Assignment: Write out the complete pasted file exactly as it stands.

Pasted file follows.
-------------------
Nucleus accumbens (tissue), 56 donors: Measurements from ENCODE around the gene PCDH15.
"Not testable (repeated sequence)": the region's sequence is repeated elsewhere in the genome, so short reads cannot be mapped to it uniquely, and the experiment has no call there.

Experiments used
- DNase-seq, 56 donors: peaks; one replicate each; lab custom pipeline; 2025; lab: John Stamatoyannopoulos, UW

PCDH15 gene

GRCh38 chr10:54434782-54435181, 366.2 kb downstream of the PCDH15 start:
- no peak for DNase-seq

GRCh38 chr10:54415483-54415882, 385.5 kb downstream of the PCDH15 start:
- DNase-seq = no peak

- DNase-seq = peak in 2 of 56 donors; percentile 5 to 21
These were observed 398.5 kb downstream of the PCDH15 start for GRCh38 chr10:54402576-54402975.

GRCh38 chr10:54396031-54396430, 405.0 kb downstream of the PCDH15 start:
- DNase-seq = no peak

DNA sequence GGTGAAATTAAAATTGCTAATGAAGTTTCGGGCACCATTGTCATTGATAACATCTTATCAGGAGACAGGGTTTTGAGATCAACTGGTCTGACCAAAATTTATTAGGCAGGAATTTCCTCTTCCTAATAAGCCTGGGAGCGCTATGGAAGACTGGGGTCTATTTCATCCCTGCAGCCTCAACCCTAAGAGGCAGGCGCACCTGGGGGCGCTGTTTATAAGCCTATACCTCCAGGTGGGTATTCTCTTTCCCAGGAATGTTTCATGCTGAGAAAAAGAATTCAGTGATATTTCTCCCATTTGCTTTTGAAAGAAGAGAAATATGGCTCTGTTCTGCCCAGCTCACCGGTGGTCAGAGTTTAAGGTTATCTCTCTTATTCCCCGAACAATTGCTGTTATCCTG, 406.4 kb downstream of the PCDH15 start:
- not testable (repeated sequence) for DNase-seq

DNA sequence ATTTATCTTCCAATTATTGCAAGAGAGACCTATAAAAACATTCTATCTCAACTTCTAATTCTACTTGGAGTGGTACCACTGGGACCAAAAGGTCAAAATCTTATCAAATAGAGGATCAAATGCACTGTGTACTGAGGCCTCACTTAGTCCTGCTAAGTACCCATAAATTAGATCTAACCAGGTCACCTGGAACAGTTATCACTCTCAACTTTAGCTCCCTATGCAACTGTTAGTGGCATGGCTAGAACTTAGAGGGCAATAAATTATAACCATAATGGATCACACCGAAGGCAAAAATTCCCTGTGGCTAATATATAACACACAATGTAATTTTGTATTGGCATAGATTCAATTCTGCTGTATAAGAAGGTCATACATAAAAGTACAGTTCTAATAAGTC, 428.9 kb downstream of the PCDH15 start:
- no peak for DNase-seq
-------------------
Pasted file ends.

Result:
Nucleus accumbens (tissue), 56 donors: Measurements from ENCODE around the gene PCDH15.
"Not testable (repeated sequence)": the region's sequence is repeated elsewhere in the genome, so short reads cannot be mapped to it uniquely, and the experiment has no call there.

Experiments used
- DNase-seq, 56 donors: peaks; one replicate each; lab custom pipeline; 2025; lab: John Stamatoyannopoulos, UW

PCDH15 gene

GRCh38 chr10:54434782-54435181, 366.2 kb downstream of the PCDH15 start:
- no peak for DNase-seq

GRCh38 chr10:54415483-54415882, 385.5 kb downstream of the PCDH15 start:
- DNase-seq = no peak

- DNase-seq = peak in 2 of 56 donors; percentile 5 to 21
These were observed 398.5 kb downstream of the PCDH15 start for GRCh38 chr10:54402576-54402975.

GRCh38 chr10:54396031-54396430, 405.0 kb downstream of the PCDH15 start:
- DNase-seq = no peak

DNA sequence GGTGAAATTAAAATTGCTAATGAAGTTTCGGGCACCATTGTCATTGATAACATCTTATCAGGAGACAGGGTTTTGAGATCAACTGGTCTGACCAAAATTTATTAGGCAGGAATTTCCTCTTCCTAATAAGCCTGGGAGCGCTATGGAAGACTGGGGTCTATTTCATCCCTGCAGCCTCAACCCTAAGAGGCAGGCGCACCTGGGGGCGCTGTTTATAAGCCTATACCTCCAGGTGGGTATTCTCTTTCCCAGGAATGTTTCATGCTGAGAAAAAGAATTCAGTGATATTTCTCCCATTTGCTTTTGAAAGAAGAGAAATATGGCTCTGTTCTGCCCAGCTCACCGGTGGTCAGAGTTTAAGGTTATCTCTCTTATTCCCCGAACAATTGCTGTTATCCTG, 406.4 kb downstream of the PCDH15 start:
- not testable (repeated sequence) for DNase-seq

DNA sequence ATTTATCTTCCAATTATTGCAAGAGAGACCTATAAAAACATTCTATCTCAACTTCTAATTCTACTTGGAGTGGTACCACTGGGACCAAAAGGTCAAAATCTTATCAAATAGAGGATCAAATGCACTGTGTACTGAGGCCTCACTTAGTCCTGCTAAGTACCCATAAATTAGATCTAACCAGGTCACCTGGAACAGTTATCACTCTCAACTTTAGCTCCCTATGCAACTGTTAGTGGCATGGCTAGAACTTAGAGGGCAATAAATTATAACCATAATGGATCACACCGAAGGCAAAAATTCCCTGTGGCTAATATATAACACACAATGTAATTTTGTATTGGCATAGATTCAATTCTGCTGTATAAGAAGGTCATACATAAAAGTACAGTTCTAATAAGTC, 428.9 kb downstream of the PCDH15 start:
- no peak for DNase-seq